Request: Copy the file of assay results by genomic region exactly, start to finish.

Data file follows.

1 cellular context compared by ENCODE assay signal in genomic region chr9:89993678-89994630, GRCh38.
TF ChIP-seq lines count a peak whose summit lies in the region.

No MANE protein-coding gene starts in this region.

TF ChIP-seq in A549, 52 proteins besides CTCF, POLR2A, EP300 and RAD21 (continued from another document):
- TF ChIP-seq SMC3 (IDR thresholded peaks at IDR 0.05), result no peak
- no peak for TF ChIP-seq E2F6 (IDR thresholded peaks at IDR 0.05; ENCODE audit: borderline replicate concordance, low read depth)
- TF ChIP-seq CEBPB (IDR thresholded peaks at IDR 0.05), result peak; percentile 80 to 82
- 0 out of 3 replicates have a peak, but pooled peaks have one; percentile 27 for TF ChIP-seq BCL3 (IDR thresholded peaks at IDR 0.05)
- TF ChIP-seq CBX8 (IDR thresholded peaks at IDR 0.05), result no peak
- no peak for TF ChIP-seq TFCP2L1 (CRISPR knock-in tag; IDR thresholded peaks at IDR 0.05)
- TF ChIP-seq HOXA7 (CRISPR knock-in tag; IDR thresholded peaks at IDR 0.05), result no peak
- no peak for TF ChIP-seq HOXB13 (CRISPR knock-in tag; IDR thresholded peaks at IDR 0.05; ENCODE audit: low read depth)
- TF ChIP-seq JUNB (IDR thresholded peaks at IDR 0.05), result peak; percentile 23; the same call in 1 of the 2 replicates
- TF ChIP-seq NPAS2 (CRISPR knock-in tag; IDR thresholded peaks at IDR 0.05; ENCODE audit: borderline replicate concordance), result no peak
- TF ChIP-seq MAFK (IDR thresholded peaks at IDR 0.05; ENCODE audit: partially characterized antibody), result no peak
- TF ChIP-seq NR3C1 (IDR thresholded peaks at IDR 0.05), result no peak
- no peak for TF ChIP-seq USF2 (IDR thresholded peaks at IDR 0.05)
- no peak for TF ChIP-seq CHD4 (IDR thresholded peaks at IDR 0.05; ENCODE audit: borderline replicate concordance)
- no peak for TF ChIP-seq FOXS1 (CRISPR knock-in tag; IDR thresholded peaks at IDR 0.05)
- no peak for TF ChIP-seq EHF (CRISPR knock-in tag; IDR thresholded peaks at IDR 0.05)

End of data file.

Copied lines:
1 cellular context compared by ENCODE assay signal in genomic region chr9:89993678-89994630, GRCh38.
TF ChIP-seq lines count a peak whose summit lies in the region.

No MANE protein-coding gene starts in this region.

TF ChIP-seq in A549, 52 proteins besides CTCF, POLR2A, EP300 and RAD21 (continued from another document):
- TF ChIP-seq SMC3 (IDR thresholded peaks at IDR 0.05), result no peak
- no peak for TF ChIP-seq E2F6 (IDR thresholded peaks at IDR 0.05; ENCODE audit: borderline replicate concordance, low read depth)
- TF ChIP-seq CEBPB (IDR thresholded peaks at IDR 0.05), result peak; percentile 80 to 82
- 0 out of 3 replicates have a peak, but pooled peaks have one; percentile 27 for TF ChIP-seq BCL3 (IDR thresholded peaks at IDR 0.05)
- TF ChIP-seq CBX8 (IDR thresholded peaks at IDR 0.05), result no peak
- no peak for TF ChIP-seq TFCP2L1 (CRISPR knock-in tag; IDR thresholded peaks at IDR 0.05)
- TF ChIP-seq HOXA7 (CRISPR knock-in tag; IDR thresholded peaks at IDR 0.05), result no peak
- no peak for TF ChIP-seq HOXB13 (CRISPR knock-in tag; IDR thresholded peaks at IDR 0.05; ENCODE audit: low read depth)
- TF ChIP-seq JUNB (IDR thresholded peaks at IDR 0.05), result peak; percentile 23; the same call in 1 of the 2 replicates
- TF ChIP-seq NPAS2 (CRISPR knock-in tag; IDR thresholded peaks at IDR 0.05; ENCODE audit: borderline replicate concordance), result no peak
- TF ChIP-seq MAFK (IDR thresholded peaks at IDR 0.05; ENCODE audit: partially characterized antibody), result no peak
- TF ChIP-seq NR3C1 (IDR thresholded peaks at IDR 0.05), result no peak
- no peak for TF ChIP-seq USF2 (IDR thresholded peaks at IDR 0.05)
- no peak for TF ChIP-seq CHD4 (IDR thresholded peaks at IDR 0.05; ENCODE audit: borderline replicate concordance)
- no peak for TF ChIP-seq FOXS1 (CRISPR knock-in tag; IDR thresholded peaks at IDR 0.05)
- no peak for TF ChIP-seq EHF (CRISPR knock-in tag; IDR thresholded peaks at IDR 0.05)